• his description of a local neighbor girl who died: ("There's a little girl. I see this little girl from time to time. Alice, who's three, three and a half. And she's great. Everybody makes a big fuss, but she isn't spoiled. Well, she wasn't spoiled. She was knocked over and she died. And her parents and her family and her friends from kindergarten. Well, she used to go to this park. And she was telling me, they made an area in the park, gave the money for swings and little wooden animals. And there are these plaques on each of the, on the sides of the swing, the bottom of the horse, from Alice's mum and dad: 'In loving memory of Alice, who used to play here.' And, of course, Alice goes back there all the time. You see parents take their child off the swing and see the sign. And then they hold onto their son and daughter so tightly, clinging on for dear life. And yet the capacity to love that people have. What happens to it?")
  • the scene of their lengthy proclamation of their love for each other: (Nina: "I love you." Jamie: "I love you." Nina: "I really love you." Jamie: "I really, truly love you." Nina: "I really, truly, madly love you." Jamie: "I really, truly, madly, deeply love you." Nina: "I really, truly, madly, deeply, passionately love you." Jamie: "I really, truly, madly, deeply, passionately, remarkably love you." Nina: "I really, truly, madly, deeply, passionately, remarkably, uhmm... deliciously love you." Jamie: "I really, truly, madly, passionately, remarkably, deliciously... juicily love you...." Nina: "Deeply! Deeply! You passed on deeply, which was your word, which means that you couldn't have meant it! So you're a fraud, that's it!...(They hug) You're probably a figment of my imagination. (pause) Juicily?")
  • their singing of "The Sun Ain't Gonna Shine Anymore" (accompanied by his playing on the cello) and then their joining together in a piano duet
  • toward the end of the film, Jamie recalled the first night that they spent together when Nina asked him to describe it: "What did we do?" - he remembered: ("We talked...Well, talking was the major component. You played that piano. Then I played, then we both played. Something, duet. Something, I can't remember. And then you danced for about three hours, until I fell asleep. But you were fantastic. And then we had some cornflakes. And when we kissed which was at about 11 o'clock the following morning, we were trembling so much, we couldn't take off our clothes")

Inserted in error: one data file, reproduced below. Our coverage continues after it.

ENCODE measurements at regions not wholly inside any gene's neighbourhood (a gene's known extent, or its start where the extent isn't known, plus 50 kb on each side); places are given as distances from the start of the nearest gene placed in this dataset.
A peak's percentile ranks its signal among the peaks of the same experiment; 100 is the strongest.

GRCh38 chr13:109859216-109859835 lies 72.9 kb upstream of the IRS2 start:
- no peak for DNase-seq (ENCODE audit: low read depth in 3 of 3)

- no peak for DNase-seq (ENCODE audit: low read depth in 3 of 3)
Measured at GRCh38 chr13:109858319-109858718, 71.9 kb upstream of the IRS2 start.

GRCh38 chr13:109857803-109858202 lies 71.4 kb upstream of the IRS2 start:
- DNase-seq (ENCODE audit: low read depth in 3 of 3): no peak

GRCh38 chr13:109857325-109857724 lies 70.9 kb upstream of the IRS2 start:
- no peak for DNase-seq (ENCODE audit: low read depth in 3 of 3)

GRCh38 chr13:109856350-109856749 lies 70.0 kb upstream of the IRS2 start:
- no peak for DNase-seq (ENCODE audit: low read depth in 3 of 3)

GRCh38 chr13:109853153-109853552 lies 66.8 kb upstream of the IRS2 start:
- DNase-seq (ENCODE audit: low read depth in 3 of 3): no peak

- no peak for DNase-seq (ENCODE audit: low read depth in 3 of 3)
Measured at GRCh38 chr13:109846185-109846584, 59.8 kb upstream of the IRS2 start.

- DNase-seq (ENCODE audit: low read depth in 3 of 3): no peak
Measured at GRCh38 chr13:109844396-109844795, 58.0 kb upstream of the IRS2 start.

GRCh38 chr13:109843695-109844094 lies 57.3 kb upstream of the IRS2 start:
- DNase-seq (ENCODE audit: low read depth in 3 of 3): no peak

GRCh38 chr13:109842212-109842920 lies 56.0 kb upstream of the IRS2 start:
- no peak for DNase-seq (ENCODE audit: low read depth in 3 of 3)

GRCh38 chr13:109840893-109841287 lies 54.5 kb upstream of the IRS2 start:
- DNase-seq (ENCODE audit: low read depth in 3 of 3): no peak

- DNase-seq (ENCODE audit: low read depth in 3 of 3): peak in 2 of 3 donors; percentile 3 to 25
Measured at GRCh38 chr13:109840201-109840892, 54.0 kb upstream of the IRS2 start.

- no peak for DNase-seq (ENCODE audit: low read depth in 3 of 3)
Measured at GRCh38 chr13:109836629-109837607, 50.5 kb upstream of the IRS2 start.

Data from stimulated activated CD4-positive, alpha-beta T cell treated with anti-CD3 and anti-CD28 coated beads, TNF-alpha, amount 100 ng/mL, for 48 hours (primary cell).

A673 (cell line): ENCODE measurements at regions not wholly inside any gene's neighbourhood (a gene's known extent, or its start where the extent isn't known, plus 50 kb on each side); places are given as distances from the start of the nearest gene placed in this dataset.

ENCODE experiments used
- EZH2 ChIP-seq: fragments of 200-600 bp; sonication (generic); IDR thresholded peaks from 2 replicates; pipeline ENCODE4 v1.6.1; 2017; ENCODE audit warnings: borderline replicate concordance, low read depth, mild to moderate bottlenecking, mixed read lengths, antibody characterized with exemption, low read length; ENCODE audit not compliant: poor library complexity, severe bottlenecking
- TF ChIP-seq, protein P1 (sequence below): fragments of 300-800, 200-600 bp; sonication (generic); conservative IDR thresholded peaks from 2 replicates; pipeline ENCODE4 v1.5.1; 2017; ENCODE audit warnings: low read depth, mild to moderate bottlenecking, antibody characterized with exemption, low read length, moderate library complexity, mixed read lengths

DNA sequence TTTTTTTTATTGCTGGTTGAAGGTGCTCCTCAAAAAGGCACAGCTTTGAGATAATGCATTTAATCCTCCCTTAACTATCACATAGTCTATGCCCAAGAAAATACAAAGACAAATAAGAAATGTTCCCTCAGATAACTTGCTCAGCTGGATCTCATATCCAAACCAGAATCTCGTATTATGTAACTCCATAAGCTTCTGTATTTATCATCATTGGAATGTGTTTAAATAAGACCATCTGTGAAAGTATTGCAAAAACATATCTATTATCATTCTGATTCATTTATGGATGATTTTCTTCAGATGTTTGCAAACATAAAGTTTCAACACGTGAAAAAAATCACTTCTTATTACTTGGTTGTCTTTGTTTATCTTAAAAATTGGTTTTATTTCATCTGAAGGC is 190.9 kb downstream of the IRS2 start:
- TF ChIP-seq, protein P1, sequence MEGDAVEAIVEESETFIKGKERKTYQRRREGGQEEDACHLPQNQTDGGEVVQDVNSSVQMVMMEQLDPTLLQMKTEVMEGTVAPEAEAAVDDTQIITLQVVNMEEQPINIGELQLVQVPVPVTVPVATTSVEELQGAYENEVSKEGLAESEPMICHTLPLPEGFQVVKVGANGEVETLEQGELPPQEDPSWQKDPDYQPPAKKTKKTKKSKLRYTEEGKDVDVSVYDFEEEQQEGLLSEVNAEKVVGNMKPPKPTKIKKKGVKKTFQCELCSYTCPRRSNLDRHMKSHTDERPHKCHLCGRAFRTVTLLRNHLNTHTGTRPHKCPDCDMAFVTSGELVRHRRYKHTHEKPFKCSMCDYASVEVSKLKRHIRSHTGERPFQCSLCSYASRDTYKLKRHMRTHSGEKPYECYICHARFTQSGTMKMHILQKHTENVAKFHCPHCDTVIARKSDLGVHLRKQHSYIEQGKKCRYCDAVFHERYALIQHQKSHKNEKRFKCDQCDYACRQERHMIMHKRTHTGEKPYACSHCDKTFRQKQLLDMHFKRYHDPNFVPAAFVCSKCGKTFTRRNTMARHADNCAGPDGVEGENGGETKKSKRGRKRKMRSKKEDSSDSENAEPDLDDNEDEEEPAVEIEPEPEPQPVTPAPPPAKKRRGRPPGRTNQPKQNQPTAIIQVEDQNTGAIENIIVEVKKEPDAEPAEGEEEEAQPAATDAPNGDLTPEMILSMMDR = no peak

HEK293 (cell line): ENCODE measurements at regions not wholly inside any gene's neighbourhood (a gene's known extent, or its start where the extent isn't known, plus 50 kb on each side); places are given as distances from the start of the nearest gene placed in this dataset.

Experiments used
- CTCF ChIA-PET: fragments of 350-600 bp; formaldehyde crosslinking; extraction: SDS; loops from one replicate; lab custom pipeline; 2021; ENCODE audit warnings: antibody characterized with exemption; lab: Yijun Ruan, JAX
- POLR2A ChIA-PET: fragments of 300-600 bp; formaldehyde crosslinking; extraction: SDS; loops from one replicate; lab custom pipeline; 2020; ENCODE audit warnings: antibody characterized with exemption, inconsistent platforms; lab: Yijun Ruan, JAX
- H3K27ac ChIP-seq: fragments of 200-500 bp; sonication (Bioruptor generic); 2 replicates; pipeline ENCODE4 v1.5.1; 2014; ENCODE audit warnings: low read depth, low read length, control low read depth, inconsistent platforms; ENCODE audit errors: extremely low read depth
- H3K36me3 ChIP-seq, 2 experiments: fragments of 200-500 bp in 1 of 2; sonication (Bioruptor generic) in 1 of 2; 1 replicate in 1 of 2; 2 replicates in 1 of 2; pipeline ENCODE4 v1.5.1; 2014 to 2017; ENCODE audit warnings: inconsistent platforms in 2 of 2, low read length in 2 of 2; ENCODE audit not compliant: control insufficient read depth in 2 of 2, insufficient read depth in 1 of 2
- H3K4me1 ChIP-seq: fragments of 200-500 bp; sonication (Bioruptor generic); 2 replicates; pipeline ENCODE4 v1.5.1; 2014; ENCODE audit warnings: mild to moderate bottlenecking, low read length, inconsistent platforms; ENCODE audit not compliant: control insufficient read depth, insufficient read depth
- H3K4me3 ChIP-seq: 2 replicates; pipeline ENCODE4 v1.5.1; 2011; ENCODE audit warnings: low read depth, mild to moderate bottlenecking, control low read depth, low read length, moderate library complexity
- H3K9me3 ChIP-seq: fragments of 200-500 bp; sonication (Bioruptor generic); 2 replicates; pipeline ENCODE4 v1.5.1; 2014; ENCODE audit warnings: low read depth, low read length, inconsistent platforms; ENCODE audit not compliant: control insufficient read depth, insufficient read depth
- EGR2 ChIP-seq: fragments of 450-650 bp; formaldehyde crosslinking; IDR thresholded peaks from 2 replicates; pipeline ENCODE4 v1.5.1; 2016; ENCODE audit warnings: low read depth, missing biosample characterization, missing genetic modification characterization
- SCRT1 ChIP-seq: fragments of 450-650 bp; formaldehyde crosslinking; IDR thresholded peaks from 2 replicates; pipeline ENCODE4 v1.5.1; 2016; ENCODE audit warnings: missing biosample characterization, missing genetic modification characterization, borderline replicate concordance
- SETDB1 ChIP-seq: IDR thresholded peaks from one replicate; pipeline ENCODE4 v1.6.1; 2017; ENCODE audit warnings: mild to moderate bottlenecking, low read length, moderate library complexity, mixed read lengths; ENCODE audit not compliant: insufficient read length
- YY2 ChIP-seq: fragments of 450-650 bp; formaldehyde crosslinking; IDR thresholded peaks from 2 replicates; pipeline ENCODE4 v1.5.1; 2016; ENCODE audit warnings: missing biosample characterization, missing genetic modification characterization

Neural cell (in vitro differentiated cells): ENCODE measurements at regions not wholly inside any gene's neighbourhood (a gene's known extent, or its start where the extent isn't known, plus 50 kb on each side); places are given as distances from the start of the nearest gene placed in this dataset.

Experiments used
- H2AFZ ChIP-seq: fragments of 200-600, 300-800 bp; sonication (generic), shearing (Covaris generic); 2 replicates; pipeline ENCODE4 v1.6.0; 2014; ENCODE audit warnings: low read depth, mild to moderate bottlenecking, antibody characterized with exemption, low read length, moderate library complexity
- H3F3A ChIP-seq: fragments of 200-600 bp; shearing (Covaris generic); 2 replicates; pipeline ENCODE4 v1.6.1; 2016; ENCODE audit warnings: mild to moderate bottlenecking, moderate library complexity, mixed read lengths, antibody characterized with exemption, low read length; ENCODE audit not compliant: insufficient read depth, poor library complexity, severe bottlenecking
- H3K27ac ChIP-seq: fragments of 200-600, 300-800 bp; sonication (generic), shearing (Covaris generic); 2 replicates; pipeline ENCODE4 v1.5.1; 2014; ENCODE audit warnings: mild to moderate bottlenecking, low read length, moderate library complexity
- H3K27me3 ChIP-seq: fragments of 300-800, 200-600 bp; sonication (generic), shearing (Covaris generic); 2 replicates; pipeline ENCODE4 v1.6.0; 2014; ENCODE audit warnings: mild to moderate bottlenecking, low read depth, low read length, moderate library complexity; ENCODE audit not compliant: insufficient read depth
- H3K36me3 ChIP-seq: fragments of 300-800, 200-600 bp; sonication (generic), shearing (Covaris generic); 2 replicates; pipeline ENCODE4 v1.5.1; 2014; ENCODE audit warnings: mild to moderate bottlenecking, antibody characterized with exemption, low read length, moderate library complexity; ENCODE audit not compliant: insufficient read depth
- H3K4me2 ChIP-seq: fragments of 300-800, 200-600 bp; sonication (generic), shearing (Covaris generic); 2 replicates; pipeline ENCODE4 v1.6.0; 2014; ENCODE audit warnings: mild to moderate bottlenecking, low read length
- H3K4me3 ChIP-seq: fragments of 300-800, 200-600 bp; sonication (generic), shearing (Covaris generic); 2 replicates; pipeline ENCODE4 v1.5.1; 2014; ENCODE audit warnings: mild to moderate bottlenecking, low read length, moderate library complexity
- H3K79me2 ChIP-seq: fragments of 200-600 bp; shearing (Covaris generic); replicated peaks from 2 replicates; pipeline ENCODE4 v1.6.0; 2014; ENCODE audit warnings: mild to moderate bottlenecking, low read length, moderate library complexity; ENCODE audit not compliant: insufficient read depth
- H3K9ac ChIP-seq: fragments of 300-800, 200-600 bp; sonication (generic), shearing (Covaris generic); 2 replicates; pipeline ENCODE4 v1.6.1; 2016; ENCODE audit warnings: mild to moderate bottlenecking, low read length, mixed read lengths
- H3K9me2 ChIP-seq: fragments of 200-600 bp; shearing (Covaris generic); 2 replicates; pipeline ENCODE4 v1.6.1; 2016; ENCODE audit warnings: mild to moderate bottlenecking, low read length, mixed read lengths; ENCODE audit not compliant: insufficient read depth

• later, he recited Pablo Neruda's Spanish poem La Muerta to Nina (which she translated line by line from Spanish to English) when she was beginning to decide that she was ready to move on from Jamie: ("Forgive me...If you are not living...If you, beloved, my love, if you have died... All the leaves will fall on my breast... It will rain on my soul all night, all day... My feet will want to march to where you are sleeping... But I shall go on living.") Jamie then asked Nina: "Do you want me to go?" She tightly hugged him: "No, never, never, never."
  • Jamie's fellow ghosts came to him and asked if Nina was ready to move on to a new relationship - with art therapist-psychologist Mark (Michael Maloney). One asked: "Well?", and Jamie responded: "I think so. Yes." In the next scene, Nina admitted to Mark: "I think I am free. I did love someone very much, you see. Very much. But he died. He died. And I found it quite hard to get over it." Soon after, she would be sleeping over at Mark's house, with her overnight toothbrush. The ghosts watched from her upstairs apartment window the next morning as Nina left for good to be with Mark from now on

The Truman Show (1998)

  • the triumphant moment in which unwitting reality-TV show star Truman Burbank (Jim Carrey) rejected omniscient, God-like producer Christof's (Ed Harris) plea to remain in the artificial world (where he had "nothing to fear" - "You belong here with me") rather than venture into the real world (with "the same lies, the same deceit"). Truman smiled beatifically at the camera, and sarcastically uttered his cheerful catchphrase: ("In case I don't see ya, good afternoon, good evening, and good night!"), took a deep farewell bow, and then exited from the massive set through the stage door to freedom from the virtual prison of Seahaven Island's massive set and a new existence (to the sounds of Philip Glass' stirring "The Opening from Mishima") - as TV's Truman Show ceased transmission

12 Monkeys (1995) (aka Twelve Monkeys)